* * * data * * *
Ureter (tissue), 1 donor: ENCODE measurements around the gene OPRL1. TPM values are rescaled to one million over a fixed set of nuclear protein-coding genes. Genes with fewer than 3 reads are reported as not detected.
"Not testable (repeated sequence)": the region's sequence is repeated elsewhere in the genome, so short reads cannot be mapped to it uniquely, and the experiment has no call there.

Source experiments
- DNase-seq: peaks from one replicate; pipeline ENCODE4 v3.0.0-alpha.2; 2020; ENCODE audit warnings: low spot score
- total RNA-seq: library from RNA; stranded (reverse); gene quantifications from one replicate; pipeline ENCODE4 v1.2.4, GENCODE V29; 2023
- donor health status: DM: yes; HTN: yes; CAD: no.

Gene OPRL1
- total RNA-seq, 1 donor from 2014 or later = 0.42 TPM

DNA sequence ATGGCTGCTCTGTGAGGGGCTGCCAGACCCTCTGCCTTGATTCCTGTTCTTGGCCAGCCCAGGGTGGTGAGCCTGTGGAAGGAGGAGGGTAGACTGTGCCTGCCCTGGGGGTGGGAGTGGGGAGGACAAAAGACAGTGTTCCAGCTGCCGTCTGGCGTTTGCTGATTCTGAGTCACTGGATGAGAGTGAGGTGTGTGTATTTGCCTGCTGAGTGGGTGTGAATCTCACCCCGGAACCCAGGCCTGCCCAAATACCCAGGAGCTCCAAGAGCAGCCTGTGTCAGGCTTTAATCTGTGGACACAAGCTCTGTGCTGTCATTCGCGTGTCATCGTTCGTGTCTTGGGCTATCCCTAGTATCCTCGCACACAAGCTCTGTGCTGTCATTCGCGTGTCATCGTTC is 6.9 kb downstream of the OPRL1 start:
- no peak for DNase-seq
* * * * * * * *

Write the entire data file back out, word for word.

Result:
Ureter (tissue), 1 donor: ENCODE measurements around the gene OPRL1. TPM values are rescaled to one million over a fixed set of nuclear protein-coding genes. Genes with fewer than 3 reads are reported as not detected.
"Not testable (repeated sequence)": the region's sequence is repeated elsewhere in the genome, so short reads cannot be mapped to it uniquely, and the experiment has no call there.

Source experiments
- DNase-seq: peaks from one replicate; pipeline ENCODE4 v3.0.0-alpha.2; 2020; ENCODE audit warnings: low spot score
- total RNA-seq: library from RNA; stranded (reverse); gene quantifications from one replicate; pipeline ENCODE4 v1.2.4, GENCODE V29; 2023
- donor health status: DM: yes; HTN: yes; CAD: no.

Gene OPRL1
- total RNA-seq, 1 donor from 2014 or later = 0.42 TPM

DNA sequence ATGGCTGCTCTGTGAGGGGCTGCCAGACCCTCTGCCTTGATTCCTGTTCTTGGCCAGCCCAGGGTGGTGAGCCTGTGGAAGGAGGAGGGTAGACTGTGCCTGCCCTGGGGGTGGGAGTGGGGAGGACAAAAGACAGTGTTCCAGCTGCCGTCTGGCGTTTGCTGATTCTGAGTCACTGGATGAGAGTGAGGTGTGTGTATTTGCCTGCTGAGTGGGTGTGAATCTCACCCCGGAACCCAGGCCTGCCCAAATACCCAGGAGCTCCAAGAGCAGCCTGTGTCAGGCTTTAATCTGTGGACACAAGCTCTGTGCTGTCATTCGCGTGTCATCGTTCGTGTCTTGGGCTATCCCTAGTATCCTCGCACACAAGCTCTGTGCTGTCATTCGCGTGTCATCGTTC is 6.9 kb downstream of the OPRL1 start:
- no peak for DNase-seq